This equation connects the two specific heats of an ideal gas of one mole to the ideal gas.


The law of Equipartition of energy is also used to calculate the value of CP − CV, and also to calculate the ratio between them, which is given by,


γ = CP / CV.

Where

γ = adiabatic exponent of the gas molecule.


Let’s take the example of a monatomic molecule.


Average kinetic energy of a molecule

=[3/2kT]


Total energy of a mole of gas

=3/2kT*NA=3/2RT


For one mole, the molar specific heat at constant volume


Cv=dU/dT=d/dT[3/2RT]


Cv=[3/2R]


Cp=Cv+R=3/2R+R=5/2R


The ratio of specific heats,


γ= Cp/Cv=(5/2R)/(3/2R)=5/3=1.67

3. What is meant by the three degrees of freedom?

In total there are six degrees of freedom in which three degrees of freedom correspond to the rotational movement while the other three correspond to the translational movement. The rotational degrees of freedom along the x,y, and z axes are referred to as pitch, yaw, and roll. On the other hand, the translational degrees of freedom along the x, y, and z axes can be moved forward or backwards, up or down, and left or right.

4. What is meant by translational motion?

The motion in which there is shifting of a body from one point to another in space is referred to as the translational motion of the body. The motion of all the points of the body which is moving is uniform in the same line or direction. Examples of translational motion include a train moving in the train track, a man walking on a road, flying of the birds in the sky, and so on. The orientation relative to the fixed point does not change if translational motion is being executed in a body.

5. What is meant by rotational motion?

When a body is rotating about an axis that is fixed, it is said to have a rotational motion in it. When a rigid body is undergoing rotational motion it means all the particles of the rigid body undergo circular motion about a common axis. Some of the examples of rotational motion include the motion of the wheel, rotation of the earth, a spinning top, and so on. To learn more about the system of particles and the rotational motion, students can visit Vedantu for better learning and understanding of the concept.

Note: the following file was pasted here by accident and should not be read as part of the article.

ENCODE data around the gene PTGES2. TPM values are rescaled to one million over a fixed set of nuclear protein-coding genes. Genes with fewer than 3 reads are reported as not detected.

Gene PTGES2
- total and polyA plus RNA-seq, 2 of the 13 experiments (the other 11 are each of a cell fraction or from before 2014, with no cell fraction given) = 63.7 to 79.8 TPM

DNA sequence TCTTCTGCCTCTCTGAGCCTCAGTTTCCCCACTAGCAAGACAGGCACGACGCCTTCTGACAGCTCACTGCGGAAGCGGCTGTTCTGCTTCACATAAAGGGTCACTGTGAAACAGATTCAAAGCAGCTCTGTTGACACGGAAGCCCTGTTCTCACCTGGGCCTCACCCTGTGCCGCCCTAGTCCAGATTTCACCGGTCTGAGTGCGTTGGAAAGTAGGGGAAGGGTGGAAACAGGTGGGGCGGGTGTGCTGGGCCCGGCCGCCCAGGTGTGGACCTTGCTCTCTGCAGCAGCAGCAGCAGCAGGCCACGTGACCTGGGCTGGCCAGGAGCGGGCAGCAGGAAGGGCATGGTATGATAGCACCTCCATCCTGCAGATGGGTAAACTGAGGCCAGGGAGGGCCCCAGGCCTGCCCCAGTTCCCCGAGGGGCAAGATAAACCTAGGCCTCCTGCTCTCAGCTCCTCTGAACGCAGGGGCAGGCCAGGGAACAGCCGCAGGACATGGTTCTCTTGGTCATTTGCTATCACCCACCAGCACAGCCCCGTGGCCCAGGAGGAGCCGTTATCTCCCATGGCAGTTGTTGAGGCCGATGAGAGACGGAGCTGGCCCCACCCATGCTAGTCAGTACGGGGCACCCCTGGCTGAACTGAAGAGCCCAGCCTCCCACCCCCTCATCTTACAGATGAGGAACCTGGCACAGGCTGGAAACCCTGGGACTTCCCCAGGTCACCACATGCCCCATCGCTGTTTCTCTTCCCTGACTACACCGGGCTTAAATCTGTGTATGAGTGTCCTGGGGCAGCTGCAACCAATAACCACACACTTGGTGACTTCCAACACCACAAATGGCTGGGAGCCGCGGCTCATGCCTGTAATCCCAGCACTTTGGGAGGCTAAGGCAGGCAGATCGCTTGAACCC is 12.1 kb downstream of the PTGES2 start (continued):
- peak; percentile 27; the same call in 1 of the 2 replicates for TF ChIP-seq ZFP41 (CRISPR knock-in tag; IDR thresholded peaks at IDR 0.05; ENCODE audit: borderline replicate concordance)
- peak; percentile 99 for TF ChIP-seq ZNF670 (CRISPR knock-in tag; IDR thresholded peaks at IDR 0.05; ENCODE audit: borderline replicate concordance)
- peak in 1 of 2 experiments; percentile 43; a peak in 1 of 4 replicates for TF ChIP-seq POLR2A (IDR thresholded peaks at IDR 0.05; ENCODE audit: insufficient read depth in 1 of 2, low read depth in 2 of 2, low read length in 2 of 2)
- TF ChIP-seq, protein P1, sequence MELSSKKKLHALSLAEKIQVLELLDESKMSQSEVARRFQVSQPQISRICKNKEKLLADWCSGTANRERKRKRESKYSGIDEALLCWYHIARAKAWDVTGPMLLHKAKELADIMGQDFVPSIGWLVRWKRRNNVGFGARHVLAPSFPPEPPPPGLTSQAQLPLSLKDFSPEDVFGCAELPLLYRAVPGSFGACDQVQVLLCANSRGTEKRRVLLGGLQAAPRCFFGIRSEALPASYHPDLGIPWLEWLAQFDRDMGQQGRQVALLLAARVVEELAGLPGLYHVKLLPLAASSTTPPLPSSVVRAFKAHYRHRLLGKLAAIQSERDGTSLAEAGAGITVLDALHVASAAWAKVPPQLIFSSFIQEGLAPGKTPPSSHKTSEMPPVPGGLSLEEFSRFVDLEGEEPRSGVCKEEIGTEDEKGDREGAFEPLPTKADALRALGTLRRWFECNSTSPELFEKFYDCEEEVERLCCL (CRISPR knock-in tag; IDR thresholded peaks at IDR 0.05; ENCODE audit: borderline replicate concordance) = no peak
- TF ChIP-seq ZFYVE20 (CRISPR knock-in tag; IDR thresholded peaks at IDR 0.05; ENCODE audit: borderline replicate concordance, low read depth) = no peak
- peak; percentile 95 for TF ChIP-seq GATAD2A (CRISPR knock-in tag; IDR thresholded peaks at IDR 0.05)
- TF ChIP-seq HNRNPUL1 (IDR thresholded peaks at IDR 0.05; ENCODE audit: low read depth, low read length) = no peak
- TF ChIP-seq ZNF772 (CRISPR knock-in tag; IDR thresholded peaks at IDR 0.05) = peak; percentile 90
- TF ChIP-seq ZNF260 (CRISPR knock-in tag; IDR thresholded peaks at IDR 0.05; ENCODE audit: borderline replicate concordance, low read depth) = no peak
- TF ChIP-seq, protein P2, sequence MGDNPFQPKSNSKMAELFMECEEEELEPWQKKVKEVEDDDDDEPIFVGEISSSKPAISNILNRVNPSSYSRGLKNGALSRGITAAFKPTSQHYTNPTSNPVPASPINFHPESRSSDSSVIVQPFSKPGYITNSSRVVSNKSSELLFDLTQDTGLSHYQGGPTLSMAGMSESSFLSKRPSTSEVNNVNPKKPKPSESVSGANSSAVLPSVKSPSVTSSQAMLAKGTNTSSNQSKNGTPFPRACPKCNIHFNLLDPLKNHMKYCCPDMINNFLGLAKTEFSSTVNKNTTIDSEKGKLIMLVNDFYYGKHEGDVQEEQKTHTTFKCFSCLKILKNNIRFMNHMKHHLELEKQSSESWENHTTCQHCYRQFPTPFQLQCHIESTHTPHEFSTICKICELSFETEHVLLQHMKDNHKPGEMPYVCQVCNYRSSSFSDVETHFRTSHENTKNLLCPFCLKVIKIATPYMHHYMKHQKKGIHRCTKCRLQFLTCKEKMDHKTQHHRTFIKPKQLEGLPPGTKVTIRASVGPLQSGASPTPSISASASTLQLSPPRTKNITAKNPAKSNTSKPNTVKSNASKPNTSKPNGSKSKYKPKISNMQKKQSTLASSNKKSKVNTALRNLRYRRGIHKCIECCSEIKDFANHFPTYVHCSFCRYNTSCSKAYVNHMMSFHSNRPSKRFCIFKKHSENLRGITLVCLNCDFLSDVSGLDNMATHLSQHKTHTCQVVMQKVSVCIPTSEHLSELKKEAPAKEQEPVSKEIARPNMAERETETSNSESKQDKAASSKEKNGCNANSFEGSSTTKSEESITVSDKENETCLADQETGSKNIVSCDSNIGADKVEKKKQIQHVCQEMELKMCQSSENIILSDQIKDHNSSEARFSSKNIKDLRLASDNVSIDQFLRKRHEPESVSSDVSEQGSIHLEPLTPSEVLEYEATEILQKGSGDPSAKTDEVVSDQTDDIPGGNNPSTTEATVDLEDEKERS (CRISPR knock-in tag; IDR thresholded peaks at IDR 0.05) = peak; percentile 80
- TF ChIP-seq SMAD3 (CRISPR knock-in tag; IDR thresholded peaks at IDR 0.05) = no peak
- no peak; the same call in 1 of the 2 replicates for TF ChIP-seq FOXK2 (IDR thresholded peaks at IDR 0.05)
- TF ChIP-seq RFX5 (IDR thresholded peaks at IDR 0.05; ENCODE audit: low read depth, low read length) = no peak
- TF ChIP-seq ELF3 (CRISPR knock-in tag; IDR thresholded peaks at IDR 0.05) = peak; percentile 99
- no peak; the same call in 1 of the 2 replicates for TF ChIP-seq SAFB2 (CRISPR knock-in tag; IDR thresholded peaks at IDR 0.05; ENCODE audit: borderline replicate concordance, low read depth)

6. What is the number of rotational degrees of freedom in the case of a diatomic gas?

In the case of diatomic gases, which include nitrogen and oxygen, the total number of rotational degrees of freedom is two. This is because they have only two axes of rotation which are independent as the structure is 2-D and hence the third rotation is negligible. Therefore, only two rotational degrees are considered where each rotational degree contributes a term to the total energy which consists of rotational emergy & transnational energy t.

7. What is meant by the Maxwell-Boltzmann theory?

The distribution of various speeds for gas at a certain temperature is represented by an equation known as the Maxwell-Boltzmann equation which forms the basis of the kinetic theory of gases. This equation states that in a particular energy state the probability of finding the molecule varies exponentially with the energy that is divided by Kb. With the help of this equation the most probable speed, the distribution function, the average speed, along the root-mean-square speed can be derived. In order to learn the derivation of the Maxwell-Boltzmann equation students can visit Vedantu.